NEMMO study quantifies the environmental impact of its novel blade through a Life Cycle Assessment
The new tidal turbine blades being produced by the NEMMO project team should have a longer lifespan, lower operational costs and a lower environmental footprint than conventional blades.
The NEMMO team has performed a Life Cycle Assessment (LCA) of the project’s novel blade, led by Tecnalia. The study also included an LCA of two tidal energy farm scenarios, in which the turbines use the new project blades.
The main objective of the analysis was to quantify the environmental impact associated with tidal energy generation and the blades developed in the project, compared with other existing systems.
The LCA study measured the environmental impact of tidal energy generation in each tidal farm. This was measured through four indicators recommended by the European Commission in the PEF (Product Environmental Footprint) guide as follows: climate change, freshwater ecotoxicity, land use and water use. The PEF guide is a multi-criteria measure of the environmental performance of a good or service throughout its life cycle, taking into account supply chain activities (from extraction of raw materials, through production and use, to final waste management).
The LCA addressed two main objectives:
• Quantifying all the energy and material flows required during the manufacturing process of the components of the tidal energy farms and throughout their useful life, paying special attention to the life cycle of the turbine blades; and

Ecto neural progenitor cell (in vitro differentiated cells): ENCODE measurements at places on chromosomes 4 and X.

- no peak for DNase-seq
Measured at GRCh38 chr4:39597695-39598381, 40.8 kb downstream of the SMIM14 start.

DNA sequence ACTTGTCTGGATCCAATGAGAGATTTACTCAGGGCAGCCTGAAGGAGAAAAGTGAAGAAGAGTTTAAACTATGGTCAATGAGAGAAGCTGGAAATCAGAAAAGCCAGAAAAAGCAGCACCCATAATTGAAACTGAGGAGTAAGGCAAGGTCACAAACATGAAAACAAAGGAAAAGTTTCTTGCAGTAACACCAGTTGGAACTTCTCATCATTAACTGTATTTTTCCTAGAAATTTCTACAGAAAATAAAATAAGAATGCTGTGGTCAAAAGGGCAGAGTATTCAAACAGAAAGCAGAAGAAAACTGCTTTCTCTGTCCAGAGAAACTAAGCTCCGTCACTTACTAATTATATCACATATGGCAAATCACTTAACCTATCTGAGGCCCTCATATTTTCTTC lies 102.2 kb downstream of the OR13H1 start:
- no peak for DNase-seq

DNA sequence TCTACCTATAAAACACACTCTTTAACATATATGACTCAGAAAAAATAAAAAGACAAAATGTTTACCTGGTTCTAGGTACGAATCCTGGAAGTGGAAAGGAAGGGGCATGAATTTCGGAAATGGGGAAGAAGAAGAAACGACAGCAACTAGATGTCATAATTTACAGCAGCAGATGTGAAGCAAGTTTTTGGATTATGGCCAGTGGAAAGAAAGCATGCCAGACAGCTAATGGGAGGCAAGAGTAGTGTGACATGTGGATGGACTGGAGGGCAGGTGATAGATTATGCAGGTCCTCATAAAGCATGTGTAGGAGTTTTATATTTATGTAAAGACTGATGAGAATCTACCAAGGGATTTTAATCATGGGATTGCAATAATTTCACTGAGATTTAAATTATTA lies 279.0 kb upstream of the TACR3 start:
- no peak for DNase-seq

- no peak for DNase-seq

• Calculation of the most relevant environmental impact indicators associated with tidal energy generation and the blades developed in the project.
The study demonstrated that the emissions generated by tidal energy farms, using the NEMMO blade, are much lower than those of other conventional technologies. This study also concluded that scaling up the size of farms significantly reduces the overall environmental impact. The two scenarios used in the study are as follows:
• Scenario 1: A 34.5 MW installed capacity tidal energy farm, consisting of 23 platforms of 1.5 MW each.
• Scenario 2: A theoretical tidal energy farm of 100 MW of installed capacity composed of 30 platforms of 3.3 MW each.
In addition, when considering the impact caused by each kWh of electricity generated in a tidal energy farm, the LCA study found out that the materials needed to build the structure of the floating platforms and the mooring systems are the factors that cause the highest environmental impact. Furthermore, the study showed that the main environmental impact of the turbine blades is caused by the production of the materials used in its manufacture.
To conclude, recycling and eco-designing some components are effective ways to improve or reduce the environmental impact of tidal turbine blades, which the tidal energy industry should include as best practice in their future projects.